Prue Leith first started as a cook at a firm of solicitors but has gone on to become one of Britain’s best loved restaurateurs and food writers.
After training at Le Cordon Bleu cookery school in London she worked as a caterer before opening her restaurant Leith’s in west London in 1969.
In 1974 she founded her own cookery school, Leith’s School of Food and Wine, which trains professional chefs and amateur cooks.
Famous alumni of the school include Lorraine Pascale, Gizzi Erskine and Matt Tebbutt, as well as Michelin-star chefs including Joe Mercer Nairne and Matt Christmas.
The South African-born cook, 76, has written a dozen cookbooks, most famously Leith’s Cookery Bible, which was penned as a textbook for her school and is frequently updated.
She sold the school in the early 1990s before setting up a college in South Africa and has carved out a career as a cooking columnist and novelist, as well as a television personality.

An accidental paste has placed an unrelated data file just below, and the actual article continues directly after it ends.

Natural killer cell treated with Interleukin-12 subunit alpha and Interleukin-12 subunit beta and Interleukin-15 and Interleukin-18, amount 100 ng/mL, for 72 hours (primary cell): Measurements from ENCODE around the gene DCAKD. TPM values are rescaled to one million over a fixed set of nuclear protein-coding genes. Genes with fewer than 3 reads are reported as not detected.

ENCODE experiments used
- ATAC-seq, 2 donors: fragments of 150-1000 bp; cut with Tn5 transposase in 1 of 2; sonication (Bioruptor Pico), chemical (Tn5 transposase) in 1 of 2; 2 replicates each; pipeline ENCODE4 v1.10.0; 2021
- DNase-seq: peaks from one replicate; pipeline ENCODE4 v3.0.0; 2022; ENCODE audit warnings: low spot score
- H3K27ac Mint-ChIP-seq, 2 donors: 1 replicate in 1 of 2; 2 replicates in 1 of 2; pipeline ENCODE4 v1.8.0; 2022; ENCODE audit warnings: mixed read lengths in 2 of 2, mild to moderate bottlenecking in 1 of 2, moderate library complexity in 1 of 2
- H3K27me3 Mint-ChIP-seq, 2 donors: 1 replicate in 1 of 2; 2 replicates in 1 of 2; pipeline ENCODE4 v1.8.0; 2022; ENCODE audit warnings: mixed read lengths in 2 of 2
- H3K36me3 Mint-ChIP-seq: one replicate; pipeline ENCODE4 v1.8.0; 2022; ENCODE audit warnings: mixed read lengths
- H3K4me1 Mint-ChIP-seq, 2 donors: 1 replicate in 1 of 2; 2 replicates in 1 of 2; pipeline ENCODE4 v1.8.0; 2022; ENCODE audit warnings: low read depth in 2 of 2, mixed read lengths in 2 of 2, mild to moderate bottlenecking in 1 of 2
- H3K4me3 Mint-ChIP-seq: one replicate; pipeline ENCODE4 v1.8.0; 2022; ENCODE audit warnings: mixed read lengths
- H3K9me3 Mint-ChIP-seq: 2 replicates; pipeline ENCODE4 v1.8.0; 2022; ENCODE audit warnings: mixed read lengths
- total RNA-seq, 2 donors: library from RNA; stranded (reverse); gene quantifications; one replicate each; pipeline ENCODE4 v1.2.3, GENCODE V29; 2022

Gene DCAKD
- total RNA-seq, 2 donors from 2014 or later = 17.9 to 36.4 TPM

Prue judged the BBC cookery show The Great British Menu for 11 years before stepping down at the end of last year, shortly after her old friend Mary Berry announced she would not follow the Great British Bake Off to Channel 4.
She is still as passionate about food as she ever was, writing on her website: “I love cooking, the doing of it.
“And even though I’ve given up writing cookbooks in order to conserve my writing energies for novels, I still like experimenting and trying stuff and eating things I’ve never eaten before.
“And of course I’m seriously greedy. I will go to the grave wishing I was a stone lighter (right now I wish I was a stone and a half lighter).
“But I simply refuse to eat salad without dressing, or strawberries without cream, or boiled eggs without toast soldiers.”
Prue is a former chair of the Children’s Food Trust, which campaigns to encourage the nation’s children to eat more healthily, and was awarded an OBE in 1989 and a CBE in the 2010 Birthday Honours.